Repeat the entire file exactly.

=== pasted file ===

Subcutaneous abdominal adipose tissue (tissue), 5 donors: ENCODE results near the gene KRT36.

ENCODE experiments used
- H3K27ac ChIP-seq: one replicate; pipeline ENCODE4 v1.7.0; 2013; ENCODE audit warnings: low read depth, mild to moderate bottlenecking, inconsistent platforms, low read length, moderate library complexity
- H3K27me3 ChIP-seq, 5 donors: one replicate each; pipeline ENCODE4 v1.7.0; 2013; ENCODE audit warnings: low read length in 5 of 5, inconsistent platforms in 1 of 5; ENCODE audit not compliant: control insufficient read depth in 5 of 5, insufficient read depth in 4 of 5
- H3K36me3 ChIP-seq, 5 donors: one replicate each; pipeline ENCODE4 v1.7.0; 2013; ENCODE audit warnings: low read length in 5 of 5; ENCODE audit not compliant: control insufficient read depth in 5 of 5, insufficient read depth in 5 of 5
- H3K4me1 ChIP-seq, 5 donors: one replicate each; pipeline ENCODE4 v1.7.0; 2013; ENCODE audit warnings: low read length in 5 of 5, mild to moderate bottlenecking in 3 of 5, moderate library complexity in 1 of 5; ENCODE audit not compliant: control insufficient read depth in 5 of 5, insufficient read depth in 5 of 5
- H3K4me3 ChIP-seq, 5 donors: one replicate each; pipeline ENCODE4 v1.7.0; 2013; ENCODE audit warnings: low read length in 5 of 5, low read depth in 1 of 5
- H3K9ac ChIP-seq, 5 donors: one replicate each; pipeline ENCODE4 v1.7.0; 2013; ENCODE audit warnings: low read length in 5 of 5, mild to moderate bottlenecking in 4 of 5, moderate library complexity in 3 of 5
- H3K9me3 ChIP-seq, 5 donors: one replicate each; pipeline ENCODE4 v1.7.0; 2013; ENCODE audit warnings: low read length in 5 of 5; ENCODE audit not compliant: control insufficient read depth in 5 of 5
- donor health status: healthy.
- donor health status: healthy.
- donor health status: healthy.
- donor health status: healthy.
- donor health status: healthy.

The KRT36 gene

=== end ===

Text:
Subcutaneous abdominal adipose tissue (tissue), 5 donors: ENCODE results near the gene KRT36.

ENCODE experiments used
- H3K27ac ChIP-seq: one replicate; pipeline ENCODE4 v1.7.0; 2013; ENCODE audit warnings: low read depth, mild to moderate bottlenecking, inconsistent platforms, low read length, moderate library complexity
- H3K27me3 ChIP-seq, 5 donors: one replicate each; pipeline ENCODE4 v1.7.0; 2013; ENCODE audit warnings: low read length in 5 of 5, inconsistent platforms in 1 of 5; ENCODE audit not compliant: control insufficient read depth in 5 of 5, insufficient read depth in 4 of 5
- H3K36me3 ChIP-seq, 5 donors: one replicate each; pipeline ENCODE4 v1.7.0; 2013; ENCODE audit warnings: low read length in 5 of 5; ENCODE audit not compliant: control insufficient read depth in 5 of 5, insufficient read depth in 5 of 5
- H3K4me1 ChIP-seq, 5 donors: one replicate each; pipeline ENCODE4 v1.7.0; 2013; ENCODE audit warnings: low read length in 5 of 5, mild to moderate bottlenecking in 3 of 5, moderate library complexity in 1 of 5; ENCODE audit not compliant: control insufficient read depth in 5 of 5, insufficient read depth in 5 of 5
- H3K4me3 ChIP-seq, 5 donors: one replicate each; pipeline ENCODE4 v1.7.0; 2013; ENCODE audit warnings: low read length in 5 of 5, low read depth in 1 of 5
- H3K9ac ChIP-seq, 5 donors: one replicate each; pipeline ENCODE4 v1.7.0; 2013; ENCODE audit warnings: low read length in 5 of 5, mild to moderate bottlenecking in 4 of 5, moderate library complexity in 3 of 5
- H3K9me3 ChIP-seq, 5 donors: one replicate each; pipeline ENCODE4 v1.7.0; 2013; ENCODE audit warnings: low read length in 5 of 5; ENCODE audit not compliant: control insufficient read depth in 5 of 5
- donor health status: healthy.
- donor health status: healthy.
- donor health status: healthy.
- donor health status: healthy.
- donor health status: healthy.

The KRT36 gene